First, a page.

WHEN you are counting the time to your 40th birthday in months rather years and you work and pal around with blokes in their 20s, an element of 'old man' slagging is inevitable.
They hush when 'Reeling In The Years' comes on, so you can "remember the old days properly," buy you packets of Werther's Originals and pull out chairs so you "can take the weight off".
And then there are the questions. These range from "is it true you met Eve on the rebound after Adam kicked her out?" to "were you not ashamed leaving the tent to take a leak when Brian Boru was killed?"
All affectionate ribbing, of course -- or so you tell yourself late at night as you wipe away the tears while simultaneously trying to count your beard's grey hairs. You try the "you won't be so smart in 10 years, boy" retort, but it falls flat on the realisation that, by then, satisfaction will be consumed by sagging breasts and depressing thoughts of hitting 50.
The sad fact is, the irreversible nature of the ageing process does not allow comebacks.
John Hayes turns 37 in a couple of weeks and is, by some distance, the oldest member of Ireland's 34-man panel for the November internationals announced last Tuesday. It is impossible to speak highly enough of the Cappamore man's contribution to Irish rugby since he broke through with Shannon in the mid-to-late 1990s.
The statistics tell part of the story -- 102 caps for Ireland (the first player to break 100), 183 appearances for Munster, one Grand Slam, four Triple Crowns, two Heineken Cups and two Lions tours, and that's before you add in his contribution to Shannon's bulging trophy cabinet.
But, what even those remarkable stats fail to convey is the extent to which Hayes was the most indispensable player in Irish rugby for the bones of 10 years, bar none. The 'Holy Trinity' of Brian O'Driscoll, Ronan O'Gara and Paul O'Connell will dominate reviews in years to come, but Hayes was the foundation stone for province and country.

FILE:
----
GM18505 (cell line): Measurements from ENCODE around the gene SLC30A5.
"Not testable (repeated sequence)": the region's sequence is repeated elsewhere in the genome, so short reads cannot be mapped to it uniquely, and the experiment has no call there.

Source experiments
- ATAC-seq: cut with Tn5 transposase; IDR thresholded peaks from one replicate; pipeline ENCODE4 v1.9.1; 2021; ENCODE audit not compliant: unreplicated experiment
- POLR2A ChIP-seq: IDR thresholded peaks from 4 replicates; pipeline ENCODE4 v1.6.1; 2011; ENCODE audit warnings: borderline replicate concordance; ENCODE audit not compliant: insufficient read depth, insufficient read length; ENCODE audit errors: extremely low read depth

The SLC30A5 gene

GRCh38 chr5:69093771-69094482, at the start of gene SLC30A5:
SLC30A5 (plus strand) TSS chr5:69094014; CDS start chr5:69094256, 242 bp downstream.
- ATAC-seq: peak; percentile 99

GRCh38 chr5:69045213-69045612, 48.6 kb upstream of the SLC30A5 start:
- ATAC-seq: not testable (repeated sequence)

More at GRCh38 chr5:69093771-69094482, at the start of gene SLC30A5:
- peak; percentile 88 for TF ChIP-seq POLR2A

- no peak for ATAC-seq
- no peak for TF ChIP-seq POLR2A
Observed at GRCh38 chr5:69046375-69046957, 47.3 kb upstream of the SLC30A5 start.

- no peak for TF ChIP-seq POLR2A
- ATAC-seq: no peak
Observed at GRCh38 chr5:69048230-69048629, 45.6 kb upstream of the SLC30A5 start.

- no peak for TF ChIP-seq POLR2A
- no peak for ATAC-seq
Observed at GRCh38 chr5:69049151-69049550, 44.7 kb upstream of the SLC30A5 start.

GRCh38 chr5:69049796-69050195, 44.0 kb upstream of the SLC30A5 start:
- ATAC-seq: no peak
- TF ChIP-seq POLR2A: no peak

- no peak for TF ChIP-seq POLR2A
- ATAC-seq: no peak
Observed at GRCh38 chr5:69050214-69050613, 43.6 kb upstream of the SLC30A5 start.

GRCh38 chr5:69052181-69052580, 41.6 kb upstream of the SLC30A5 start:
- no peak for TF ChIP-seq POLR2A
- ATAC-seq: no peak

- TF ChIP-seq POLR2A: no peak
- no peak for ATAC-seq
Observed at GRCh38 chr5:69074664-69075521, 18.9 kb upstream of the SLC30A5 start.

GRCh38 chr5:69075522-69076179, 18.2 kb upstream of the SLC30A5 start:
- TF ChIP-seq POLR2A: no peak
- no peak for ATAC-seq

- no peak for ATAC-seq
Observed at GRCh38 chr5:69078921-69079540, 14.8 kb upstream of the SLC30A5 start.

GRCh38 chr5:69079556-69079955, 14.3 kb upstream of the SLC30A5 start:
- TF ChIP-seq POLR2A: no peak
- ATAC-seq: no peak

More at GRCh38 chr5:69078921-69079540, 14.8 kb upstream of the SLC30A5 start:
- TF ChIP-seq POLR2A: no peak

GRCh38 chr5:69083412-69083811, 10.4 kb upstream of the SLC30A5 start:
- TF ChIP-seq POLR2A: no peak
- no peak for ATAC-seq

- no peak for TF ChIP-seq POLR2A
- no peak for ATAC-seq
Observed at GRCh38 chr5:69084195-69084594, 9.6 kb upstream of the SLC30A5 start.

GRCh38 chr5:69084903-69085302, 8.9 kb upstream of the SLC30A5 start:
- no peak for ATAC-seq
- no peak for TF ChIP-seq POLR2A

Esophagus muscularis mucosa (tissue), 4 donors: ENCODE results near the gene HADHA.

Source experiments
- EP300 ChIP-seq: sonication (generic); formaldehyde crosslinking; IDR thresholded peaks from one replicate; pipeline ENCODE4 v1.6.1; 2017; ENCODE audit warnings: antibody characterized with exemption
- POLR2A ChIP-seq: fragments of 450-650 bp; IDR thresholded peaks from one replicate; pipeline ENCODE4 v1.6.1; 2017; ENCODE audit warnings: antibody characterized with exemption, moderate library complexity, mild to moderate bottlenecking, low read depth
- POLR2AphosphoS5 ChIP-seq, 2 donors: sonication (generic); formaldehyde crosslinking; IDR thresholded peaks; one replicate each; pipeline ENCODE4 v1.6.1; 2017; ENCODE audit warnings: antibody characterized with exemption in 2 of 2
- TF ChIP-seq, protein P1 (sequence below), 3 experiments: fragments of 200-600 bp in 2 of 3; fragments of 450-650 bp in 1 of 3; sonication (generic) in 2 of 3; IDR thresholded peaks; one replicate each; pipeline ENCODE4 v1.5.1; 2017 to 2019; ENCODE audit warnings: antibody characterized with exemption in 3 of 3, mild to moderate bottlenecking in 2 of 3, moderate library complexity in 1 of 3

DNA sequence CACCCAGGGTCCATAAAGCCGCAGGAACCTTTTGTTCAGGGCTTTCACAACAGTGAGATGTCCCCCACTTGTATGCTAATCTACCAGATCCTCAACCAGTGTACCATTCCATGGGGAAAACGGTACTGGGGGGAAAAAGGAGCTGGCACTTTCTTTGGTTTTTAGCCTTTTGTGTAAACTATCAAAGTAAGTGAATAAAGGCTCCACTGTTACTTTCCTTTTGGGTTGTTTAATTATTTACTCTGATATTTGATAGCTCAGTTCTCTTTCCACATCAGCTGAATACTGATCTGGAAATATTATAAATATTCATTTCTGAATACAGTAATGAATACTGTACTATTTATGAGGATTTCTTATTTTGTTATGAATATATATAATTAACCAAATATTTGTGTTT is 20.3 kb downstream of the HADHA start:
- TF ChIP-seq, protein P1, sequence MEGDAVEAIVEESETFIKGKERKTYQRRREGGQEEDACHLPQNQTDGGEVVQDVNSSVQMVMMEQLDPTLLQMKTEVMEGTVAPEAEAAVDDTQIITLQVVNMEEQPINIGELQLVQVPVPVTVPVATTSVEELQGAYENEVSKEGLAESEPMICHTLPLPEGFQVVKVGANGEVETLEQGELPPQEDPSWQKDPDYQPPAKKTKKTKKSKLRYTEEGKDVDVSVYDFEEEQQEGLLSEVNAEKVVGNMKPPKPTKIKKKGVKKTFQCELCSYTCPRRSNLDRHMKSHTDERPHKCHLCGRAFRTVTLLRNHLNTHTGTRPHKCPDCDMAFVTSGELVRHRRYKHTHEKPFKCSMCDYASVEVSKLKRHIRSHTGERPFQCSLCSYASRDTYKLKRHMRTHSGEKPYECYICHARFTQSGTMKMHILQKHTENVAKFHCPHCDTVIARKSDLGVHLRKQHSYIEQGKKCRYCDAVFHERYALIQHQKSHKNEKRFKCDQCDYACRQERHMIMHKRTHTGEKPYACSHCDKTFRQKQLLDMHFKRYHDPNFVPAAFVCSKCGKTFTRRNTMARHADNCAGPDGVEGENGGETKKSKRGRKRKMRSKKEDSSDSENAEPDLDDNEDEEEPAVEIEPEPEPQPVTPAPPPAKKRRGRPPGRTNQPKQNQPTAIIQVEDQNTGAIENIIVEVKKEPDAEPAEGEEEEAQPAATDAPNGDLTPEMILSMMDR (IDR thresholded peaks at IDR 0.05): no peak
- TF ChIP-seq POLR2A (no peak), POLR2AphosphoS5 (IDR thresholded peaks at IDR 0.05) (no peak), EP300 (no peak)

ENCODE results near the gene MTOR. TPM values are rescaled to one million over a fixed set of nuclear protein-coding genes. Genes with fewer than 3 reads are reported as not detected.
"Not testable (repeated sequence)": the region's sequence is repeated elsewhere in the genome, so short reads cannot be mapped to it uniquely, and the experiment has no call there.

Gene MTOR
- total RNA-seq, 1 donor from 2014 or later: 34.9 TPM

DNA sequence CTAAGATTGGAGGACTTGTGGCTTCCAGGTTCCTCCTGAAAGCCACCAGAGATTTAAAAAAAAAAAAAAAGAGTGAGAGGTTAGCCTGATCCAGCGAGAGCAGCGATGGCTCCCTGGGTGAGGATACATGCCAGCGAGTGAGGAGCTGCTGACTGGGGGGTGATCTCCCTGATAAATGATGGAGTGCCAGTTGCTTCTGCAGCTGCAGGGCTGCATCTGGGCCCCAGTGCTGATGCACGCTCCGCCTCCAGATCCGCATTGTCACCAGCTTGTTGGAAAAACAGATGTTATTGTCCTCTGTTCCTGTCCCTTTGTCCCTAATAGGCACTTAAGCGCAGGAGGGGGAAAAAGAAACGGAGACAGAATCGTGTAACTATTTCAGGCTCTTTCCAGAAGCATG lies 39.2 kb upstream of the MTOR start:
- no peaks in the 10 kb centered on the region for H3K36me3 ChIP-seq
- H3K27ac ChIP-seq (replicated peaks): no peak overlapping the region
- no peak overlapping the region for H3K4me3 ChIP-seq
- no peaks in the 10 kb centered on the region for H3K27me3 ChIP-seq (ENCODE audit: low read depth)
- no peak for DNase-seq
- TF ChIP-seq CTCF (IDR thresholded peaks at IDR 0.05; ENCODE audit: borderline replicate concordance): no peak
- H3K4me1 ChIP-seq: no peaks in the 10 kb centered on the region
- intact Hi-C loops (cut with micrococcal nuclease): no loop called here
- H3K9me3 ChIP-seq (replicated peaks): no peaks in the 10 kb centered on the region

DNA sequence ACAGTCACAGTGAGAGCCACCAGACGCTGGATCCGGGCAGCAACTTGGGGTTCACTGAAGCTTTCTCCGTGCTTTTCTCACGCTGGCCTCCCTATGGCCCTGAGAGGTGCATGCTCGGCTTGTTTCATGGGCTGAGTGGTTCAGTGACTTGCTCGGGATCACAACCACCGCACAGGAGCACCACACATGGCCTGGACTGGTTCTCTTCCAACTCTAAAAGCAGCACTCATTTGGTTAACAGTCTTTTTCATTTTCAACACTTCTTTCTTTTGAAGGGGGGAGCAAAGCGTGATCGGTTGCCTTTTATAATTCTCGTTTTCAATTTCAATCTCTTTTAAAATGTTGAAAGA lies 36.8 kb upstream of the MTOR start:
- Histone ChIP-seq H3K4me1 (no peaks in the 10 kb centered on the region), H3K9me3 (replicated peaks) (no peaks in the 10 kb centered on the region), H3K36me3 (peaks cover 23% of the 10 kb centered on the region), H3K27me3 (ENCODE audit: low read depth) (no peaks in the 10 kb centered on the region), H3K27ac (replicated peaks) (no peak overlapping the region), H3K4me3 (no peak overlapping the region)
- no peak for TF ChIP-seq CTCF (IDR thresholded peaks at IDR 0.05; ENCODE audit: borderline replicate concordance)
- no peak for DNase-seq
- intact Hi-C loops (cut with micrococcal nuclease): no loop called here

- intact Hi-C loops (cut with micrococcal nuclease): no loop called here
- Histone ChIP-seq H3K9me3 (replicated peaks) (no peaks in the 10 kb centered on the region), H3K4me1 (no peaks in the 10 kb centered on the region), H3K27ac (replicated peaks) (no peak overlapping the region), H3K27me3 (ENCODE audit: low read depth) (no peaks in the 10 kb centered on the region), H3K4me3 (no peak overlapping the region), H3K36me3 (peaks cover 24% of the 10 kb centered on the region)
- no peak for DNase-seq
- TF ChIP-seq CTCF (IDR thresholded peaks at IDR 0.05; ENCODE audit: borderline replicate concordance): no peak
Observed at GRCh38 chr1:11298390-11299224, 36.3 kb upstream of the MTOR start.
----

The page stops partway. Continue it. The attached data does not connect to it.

Hayes has been written off repeatedly, primarily for his scrummaging, but you do not amass the trophies Munster and Ireland have on Hayes' watch if you cannot lock the scrum. Furthermore, in the inglorious areas of mauling, rucking, fringe defence and line-outs, Hayes' work rate is beyond reproach.
Ask any second-row and they will tell you about the mutual contract of scrummaging support in return for elevation at line-out time. This is not just grunt-work, it requires intelligence (not always the most readily accessible quality in props), movement and adaptability.
Jumpers and hookers garner all the plaudits when it comes to line-out efficiency, but Hayes has been the key component, justifiably forging a reputation as the best lifter in world rugby.
When you take all the above into consideration, arguing that Hayes should not have been in the Ireland squad may seem disingenuous. Declan Kidney's respect and loyalty towards 'The Bull' dates back to bringing him through with Munster in the late 1990s. Hayes has been contracted until after the Word Cup, when he will be nearing his 38th birthday and, given the arduous nature of this November series, it seems that familiarity and experience sealed the selection deal (ditto Shane Horgan's inclusion ahead of Fionn Carr).
However, professional rugby provides little room for sentiment and the reality is that the indispensability tag no longer applies. Tony Buckley is finally fulfilling the promise that has existed since his early socks-rolled-down, 'new John Hayes' days with Shannon and is indisputably Ireland's first-choice tight-head, while Leinster have finally cottoned on to Mike Ross' abilities (although only after the departure of CJ van der Linde and injury to Stan Wright).
Neither is the finished article but, with game time, Buckley's scrummaging and Ross' loose play have both come on hugely, while Tom Court, second only to Ross as the country's foremost scrummager, has become a good option on both sides.
Then you have Jamie Hagan. The Connacht No 3 did not make the squad, but has proven he has the attitude and ability, in loose play and in the tight , worthy of international recognition. Plus, at 23, Hagan can be a force at the World Cup while Hayes is now a target in defence and scrum.
Ireland will take five props to the World Cup and they should be Cian Healy, Buckley, Court, Ross and Hagan. That may appear harsh on the injured Marcus Horan and, particularly, Hayes, given what they have done for Irish rugby.
However, less than 12 months out from a competition where Ireland have consistently failed to produce, it is hard to escape the conclusion that last Tuesday was the time to reel in the years.